Names of healthcare entities masked as "private practice" on the government website that lists organizations reporting large breaches of unsecured protected health information (PHI) will soon be revealed.
The Office for Civil Rights (OCR), the enforcer of the HIPAA privacy and security rules, tells HealthLeaders Media in an e-mail it will lift the "private practice" tag on its website once the 40-day comment period is up on its April 13 Federal Register notice that modifies its existing "System of Records" practices.
The comment period ends Sunday, May 23, and "so, OCR anticipates beginning to publish the names of covered entities currently listed as 'Private Practice' some time after that," the agency said in an e-mail to HealthLeaders Media. "OCR intends to apply the new routine use retroactively, so names of all covered entities currently listed as 'Private Practice' would be published."
Of the 87 entities reporting breaches affecting 500 or more individuals on the OCR website as of Tuesday, May 18, eight are listed as "private practice."
When questioned about the listing of "private practices" early last month, OCR originally told HealthLeaders Media that private practitioners who report these major breaches are considered "individuals" as defined by the Privacy Act of 1974.
Therefore, those "individuals" can stop OCR from posting its name on its breach notification website if the "individual" does not provide written consent. In those cases, OCR would list the entities as "private practice."
"It is the legal opinion of HHS that the names of private practitioners are identifiable as 'individuals,' as defined by the Privacy Act of 1974," OCR wrote to HealthLeaders Media April 7.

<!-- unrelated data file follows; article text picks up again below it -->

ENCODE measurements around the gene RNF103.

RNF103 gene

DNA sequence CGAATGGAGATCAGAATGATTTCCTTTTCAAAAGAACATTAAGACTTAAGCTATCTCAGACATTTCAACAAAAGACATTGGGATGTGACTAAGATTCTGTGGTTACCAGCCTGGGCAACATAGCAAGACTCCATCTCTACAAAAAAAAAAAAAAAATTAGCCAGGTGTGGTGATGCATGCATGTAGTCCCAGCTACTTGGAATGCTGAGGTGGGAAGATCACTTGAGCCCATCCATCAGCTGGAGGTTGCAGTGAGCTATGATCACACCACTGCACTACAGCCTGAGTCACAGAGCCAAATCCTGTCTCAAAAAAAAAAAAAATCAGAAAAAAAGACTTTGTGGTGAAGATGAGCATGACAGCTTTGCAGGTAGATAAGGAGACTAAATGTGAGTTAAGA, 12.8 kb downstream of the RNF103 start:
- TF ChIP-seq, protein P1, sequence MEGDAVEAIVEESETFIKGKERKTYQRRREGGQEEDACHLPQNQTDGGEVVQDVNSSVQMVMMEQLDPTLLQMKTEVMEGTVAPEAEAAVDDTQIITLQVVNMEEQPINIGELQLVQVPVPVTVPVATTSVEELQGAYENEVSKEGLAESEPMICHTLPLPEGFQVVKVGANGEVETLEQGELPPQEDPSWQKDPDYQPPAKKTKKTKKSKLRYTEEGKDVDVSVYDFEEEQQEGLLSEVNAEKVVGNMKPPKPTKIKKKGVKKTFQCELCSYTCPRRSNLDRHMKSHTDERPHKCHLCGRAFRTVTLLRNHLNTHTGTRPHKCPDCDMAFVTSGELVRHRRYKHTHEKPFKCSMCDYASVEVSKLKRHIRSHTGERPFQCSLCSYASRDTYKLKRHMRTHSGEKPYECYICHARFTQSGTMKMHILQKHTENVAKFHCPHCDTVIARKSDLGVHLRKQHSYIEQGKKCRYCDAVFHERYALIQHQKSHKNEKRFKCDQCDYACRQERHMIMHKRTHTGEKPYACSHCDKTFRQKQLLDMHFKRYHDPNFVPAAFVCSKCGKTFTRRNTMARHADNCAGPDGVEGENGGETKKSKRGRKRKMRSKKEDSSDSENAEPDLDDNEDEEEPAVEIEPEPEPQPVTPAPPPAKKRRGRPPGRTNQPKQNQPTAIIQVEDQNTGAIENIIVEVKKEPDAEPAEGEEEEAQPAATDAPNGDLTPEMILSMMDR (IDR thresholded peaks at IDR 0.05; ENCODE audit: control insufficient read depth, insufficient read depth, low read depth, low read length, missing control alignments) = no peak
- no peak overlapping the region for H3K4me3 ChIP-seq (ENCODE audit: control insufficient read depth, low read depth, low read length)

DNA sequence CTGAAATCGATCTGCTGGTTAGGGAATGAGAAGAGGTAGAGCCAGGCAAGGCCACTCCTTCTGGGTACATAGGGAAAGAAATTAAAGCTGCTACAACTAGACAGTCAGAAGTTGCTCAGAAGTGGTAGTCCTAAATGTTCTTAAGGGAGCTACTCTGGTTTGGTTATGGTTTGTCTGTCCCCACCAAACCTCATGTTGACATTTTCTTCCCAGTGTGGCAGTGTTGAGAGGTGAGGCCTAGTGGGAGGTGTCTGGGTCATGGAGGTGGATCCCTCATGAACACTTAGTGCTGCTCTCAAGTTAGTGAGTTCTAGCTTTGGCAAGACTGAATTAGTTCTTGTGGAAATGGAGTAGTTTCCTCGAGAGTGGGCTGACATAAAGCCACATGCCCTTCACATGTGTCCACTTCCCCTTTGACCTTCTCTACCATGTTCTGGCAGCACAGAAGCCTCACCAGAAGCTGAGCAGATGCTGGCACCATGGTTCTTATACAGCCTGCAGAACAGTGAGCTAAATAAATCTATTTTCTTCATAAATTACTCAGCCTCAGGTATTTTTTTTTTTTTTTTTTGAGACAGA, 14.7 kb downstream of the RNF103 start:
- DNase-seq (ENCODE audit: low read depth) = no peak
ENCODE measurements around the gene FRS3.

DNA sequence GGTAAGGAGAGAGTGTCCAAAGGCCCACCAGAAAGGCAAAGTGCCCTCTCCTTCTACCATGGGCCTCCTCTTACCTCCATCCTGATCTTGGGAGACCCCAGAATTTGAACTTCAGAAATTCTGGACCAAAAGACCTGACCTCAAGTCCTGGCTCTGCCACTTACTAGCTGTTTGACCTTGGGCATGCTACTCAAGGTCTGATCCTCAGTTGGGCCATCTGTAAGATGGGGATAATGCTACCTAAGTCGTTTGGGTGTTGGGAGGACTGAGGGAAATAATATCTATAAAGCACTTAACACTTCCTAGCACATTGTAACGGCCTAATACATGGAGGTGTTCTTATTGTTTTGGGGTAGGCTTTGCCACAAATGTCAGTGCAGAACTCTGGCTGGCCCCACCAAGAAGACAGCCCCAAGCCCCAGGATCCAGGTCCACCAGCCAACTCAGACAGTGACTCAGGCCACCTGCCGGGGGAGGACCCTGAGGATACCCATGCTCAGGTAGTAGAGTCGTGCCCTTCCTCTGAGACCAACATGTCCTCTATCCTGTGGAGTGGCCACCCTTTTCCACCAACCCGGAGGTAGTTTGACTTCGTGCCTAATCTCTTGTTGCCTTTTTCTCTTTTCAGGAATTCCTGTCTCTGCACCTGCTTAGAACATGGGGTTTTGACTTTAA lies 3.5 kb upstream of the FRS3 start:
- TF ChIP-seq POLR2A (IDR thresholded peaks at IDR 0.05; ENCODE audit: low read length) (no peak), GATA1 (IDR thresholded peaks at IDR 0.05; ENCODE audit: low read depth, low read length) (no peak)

However, OCR, in its April 13 Federal Register notice, wants to expand the way OCR uses and stores information per HITECH requirements. One of the modifications is to make posting of entities who report breaches of 500 or more as a "routine use."
The language in the Privacy Act of 1974 says, "the term 'routine use' means, with respect to the disclosure of a record, the use of such record for a purpose which is compatible with the purpose for which it was collected."
Ultimately, it allows entities to use information despite not getting consent from an individual. As long as information qualifies as a "routine use," then that information can be made public without an individual's consent.
Asked why OCR sought to change this consent authority for this particular website, OCR tells HealthLeaders Media, "The HITECH Act required it." OCR said it had to wait for the "Systems of Records" modification request to lift the "private practice" mask on its website.
HITECH's breach notification interim final rule requires OCR to list entities who report breaches of unsecured PHI affecting on its website. OCR went live with the Web site in mid February, starting with 32 entities who reported the 500-or-more breaches since September, 2009.